I’ve finished the final, official round of edits for What Actually Happened to Isaac Moore and have sent it off to become an Advanced Reader Copy, where early-bird readers will be able to read it and like, leave reviews and stuff, hopefully positive ones… hopefully…
I’m terrified, you guys. Absolutely terrified. No, really. I’ve curled up and cried a few times. Just as it was with The Very Real World of Emily Adams, What Actually Happened to Isaac Moore is extremely personal to me, and I’m definitely showing off scars… through metaphor!
Sometimes I wonder why I keep doing this to myself when it scares me so bad.
I do it because writing helps me process those wounds. Writing gives the pain a voice and a purpose. It makes breathing a little easier… not right now, but it did when I was writing it. And I just… if there’s someone else out there like me, I want them to know they’re not alone, and that there’s a light on the other side of despair. I need people to know that.
I really want people to know that forgiveness and loving kindness are about liberation from suffering.
I want to tell people that it’s not differences and wounds that turn people evil, but the hatred, fear, and pride that they allow to fester in their heart.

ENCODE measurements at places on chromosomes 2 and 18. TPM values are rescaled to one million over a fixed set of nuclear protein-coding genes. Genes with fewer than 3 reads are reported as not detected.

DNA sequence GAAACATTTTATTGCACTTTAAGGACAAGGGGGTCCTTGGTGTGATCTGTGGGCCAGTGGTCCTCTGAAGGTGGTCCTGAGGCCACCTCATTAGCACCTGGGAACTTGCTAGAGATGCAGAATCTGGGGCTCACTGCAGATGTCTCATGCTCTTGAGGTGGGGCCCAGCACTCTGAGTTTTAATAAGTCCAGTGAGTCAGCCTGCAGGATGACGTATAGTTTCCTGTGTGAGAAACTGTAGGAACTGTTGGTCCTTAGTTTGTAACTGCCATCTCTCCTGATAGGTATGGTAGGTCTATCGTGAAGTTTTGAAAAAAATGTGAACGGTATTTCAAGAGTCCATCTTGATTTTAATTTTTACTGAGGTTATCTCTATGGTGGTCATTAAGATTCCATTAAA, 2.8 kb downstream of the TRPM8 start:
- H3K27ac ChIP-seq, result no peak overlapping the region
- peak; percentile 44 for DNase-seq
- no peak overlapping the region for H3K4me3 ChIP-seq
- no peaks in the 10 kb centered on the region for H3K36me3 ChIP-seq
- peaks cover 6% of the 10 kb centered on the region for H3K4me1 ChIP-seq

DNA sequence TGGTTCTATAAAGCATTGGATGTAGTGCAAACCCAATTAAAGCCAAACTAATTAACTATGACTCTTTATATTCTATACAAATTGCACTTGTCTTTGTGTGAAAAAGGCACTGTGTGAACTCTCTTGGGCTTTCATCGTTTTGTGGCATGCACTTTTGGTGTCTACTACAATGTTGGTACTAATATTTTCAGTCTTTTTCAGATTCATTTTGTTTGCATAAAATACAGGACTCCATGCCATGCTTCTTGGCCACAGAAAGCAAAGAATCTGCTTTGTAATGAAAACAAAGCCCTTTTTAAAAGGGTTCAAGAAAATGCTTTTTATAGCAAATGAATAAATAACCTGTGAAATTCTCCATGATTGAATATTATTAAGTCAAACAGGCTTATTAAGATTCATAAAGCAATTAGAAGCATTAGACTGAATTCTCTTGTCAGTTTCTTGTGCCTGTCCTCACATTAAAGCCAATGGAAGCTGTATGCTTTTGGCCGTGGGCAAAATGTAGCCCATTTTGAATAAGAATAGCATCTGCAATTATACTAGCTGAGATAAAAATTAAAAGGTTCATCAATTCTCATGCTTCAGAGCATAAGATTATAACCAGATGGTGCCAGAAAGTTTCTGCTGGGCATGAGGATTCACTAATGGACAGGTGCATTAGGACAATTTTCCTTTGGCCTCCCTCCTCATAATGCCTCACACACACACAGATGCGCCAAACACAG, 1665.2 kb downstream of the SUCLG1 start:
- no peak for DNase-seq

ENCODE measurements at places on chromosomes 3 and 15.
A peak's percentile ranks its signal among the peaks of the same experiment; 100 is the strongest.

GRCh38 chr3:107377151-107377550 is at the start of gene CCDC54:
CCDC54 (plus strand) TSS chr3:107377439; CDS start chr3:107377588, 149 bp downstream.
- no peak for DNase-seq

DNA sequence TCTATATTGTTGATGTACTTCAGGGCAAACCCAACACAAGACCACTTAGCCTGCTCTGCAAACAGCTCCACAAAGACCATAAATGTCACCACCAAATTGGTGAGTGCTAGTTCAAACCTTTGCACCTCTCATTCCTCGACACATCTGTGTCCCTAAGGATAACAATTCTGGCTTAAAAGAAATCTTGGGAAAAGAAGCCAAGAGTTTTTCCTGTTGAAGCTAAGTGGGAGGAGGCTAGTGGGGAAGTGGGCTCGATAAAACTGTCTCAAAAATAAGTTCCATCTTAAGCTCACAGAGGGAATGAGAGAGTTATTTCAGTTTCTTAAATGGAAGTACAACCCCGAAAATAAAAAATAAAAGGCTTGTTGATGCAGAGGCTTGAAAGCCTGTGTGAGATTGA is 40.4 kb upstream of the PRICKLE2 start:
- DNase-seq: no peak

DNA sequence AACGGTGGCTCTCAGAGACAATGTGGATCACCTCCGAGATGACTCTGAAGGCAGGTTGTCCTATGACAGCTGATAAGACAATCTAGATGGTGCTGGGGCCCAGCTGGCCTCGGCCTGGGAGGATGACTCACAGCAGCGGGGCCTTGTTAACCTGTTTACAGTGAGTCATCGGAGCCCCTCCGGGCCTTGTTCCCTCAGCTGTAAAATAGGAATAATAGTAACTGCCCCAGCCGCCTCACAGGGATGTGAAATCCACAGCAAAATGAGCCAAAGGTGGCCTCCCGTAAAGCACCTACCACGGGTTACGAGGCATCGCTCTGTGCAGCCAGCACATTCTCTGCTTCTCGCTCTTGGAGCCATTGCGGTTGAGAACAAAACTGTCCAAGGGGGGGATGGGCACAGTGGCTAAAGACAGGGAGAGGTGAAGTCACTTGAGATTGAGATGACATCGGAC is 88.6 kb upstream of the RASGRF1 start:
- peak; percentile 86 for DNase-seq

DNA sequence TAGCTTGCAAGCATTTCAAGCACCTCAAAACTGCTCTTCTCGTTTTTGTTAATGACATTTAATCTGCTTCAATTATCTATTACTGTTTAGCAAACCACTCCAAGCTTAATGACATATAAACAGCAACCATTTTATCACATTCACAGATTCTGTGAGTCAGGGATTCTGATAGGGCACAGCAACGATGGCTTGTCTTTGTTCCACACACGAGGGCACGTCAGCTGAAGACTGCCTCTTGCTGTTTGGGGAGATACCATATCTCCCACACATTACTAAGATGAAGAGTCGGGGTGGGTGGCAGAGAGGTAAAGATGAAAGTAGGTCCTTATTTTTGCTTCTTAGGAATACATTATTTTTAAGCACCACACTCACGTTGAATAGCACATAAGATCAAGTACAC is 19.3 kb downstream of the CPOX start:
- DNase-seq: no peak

I want people to know that tragedy does not have to be the end of a good life, but broken hearts can be mended, and beauty can indeed grow from ashes.
I don’t know how else to do that but to write. I’m not great at talking. I often sound like a moron when I try to talk (people often think I’m a lot dumber than I really am—yes, you’re insulting me and trying to con me into buying your lunch, I know) because I get scared (that whole fear-of-people thing), and then my broken brain glitches…
But I can write it.
It’s just too easy to give in to fear. I’m literally scared of so many things. But oh well. I’ve got to try, ya know? I decided a while ago that fear is not allowed to keep me from trying. Life is really short—it really is—and that truth follows me like a shadow. And some things are more important than fear.